A full list of prizes being donated by Canadian food bloggers is available at our regional host site Hooked on Heat. My thanks to the wonderful Meena for all her hard work.

So, now that I've tempted you with all this fabulous stuff, here is how to contribute:

Donation Instructions

1. Choose a prize or prizes of your choice from our Menu for Hope at Chez Pim.
2. Go to the donation site at First Giving and make a donation.
3. Each $10 you donate will give you one raffle ticket toward a prize of your choice. Please specify which prize you'd like in the 'Personal Message' section in the donation form when confirming your donation. You must write-in how many tickets per prize, and please use the prize code.
For example, a donation of $50 can be 2 tickets for EU01 and 3 tickets for EU02. Please write 2xEU01, 3xEU02.
4. If your company matches your charity donation, please check the box and fill in the information so we could claim the corporate match.
5. Please allow us to see your email address so that we could contact you in case you win. Your email address will not be shared with anyone.

CA06: The flavours of Canada

CA07: Great recipes from famed authors

  • Courtesy of Whitecap Books and seven spoons, a three (3) cookbook prize bundle with the latest books from famous Canadian authors; In the Kitchen with Anna ($29.95 CAD) by Food Network Canada's Anna Olson , Marty's World Famous Cookbook ($29.95 CAD) by Marty Curtis of the popular Bracebridge, Ontario café that bears his name, and Crème Brûlée ($19.95 CAD) by Dominique and Cindy Duby, acclaimed pâtisiers and chocolatiers.
Permission to print cover images also courtesy of Whitecap Books.

(Photo courtesy Irene Powell)

"Want to go to the cottage?"

One phrase, six words, and the ability to transport the listener to a whole other reality. Come summertime, there is no sweeter sound to my ears than the promise of a leisurely weekend of food, friends and family, and the opportunity to let concerns of the every day fall away.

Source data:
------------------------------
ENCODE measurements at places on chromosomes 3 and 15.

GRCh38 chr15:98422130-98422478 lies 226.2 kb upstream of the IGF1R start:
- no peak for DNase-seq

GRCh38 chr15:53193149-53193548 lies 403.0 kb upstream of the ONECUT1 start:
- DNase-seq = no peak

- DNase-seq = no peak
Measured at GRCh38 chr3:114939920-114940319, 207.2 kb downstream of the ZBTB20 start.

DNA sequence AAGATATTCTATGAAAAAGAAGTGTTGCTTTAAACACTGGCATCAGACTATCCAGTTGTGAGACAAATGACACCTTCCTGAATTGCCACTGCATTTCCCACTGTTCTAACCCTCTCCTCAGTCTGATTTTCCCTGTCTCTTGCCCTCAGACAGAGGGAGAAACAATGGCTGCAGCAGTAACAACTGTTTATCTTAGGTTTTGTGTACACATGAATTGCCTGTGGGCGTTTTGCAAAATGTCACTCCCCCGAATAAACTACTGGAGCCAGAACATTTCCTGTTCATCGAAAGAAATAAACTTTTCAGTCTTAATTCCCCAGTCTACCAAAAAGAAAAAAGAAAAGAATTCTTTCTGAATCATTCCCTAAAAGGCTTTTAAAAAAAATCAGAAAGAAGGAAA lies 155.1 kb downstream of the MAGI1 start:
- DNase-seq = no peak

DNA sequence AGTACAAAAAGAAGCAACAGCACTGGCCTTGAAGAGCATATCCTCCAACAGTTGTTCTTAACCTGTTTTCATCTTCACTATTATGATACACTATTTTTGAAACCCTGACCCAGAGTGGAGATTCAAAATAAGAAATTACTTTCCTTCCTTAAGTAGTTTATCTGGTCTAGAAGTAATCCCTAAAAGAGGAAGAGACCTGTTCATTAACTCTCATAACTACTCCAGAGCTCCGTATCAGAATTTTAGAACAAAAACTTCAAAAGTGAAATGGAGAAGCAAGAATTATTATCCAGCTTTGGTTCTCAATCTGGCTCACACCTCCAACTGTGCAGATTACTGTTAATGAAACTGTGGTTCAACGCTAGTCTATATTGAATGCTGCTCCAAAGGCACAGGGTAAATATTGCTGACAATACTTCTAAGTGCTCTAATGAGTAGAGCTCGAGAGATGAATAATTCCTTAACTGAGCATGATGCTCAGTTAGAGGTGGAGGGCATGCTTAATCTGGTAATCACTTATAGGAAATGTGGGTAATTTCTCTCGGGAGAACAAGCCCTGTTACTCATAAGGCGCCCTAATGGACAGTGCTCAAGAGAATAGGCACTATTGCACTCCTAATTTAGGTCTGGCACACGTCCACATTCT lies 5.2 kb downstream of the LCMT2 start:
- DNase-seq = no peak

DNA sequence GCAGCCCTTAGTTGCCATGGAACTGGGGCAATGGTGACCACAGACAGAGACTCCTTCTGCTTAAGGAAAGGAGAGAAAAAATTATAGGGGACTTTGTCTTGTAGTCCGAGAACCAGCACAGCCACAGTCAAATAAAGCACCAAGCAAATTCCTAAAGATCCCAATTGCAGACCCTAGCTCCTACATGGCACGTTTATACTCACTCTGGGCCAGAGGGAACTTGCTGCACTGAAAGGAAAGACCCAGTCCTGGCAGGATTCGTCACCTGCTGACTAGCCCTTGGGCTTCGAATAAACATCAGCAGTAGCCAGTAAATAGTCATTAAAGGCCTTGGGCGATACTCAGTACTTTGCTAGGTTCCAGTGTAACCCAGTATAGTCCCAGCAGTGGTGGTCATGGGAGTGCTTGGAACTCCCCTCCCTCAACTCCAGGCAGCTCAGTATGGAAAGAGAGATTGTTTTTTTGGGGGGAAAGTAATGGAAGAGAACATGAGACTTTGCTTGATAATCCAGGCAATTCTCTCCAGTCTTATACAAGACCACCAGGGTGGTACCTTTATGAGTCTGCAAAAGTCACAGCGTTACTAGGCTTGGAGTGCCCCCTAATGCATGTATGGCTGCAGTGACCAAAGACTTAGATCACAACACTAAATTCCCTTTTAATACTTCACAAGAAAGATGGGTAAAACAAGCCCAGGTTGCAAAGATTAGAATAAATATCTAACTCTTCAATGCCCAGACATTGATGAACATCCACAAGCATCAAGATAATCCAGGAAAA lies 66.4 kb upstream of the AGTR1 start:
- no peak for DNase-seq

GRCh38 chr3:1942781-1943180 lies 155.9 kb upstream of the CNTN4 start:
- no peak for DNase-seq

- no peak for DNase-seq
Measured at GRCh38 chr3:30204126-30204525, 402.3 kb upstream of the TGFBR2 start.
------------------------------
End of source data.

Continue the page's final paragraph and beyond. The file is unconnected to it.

While the fall may almost be upon us in the Northern Hemisphere, there still is a part of me that is thinking about the summer sun and afternoons on a deck somewhere. Inspiration for the menu would not be hard, with Marty's World Famous Cookbook (Whitecap Books, 2008) nearby. This cookbook offers up the sort of crowd-pleasing fare that is made for a long weekend of relaxation. And it is not surprising, considering the fact that the author, Marty Curtis, owns and operates the highly-popular Marty's World Famous Café in Bracebridge (located in the Muskoka Lakes region of Ontario, a popular cottage destination).

The book features many of the café's specialties; included are the recipes for their chicken stock and house bread, with notes brewing the perfect cup of coffee. If pressed to find an adjective for this book and its author, I would have to say "likeable." The food is casual, the sort that inspires guests to roll up their sleeves, put their elbows on the table and dive in. Few of the recipes would be considered daunting or demanding of the home cook and the writing is conversational and welcoming.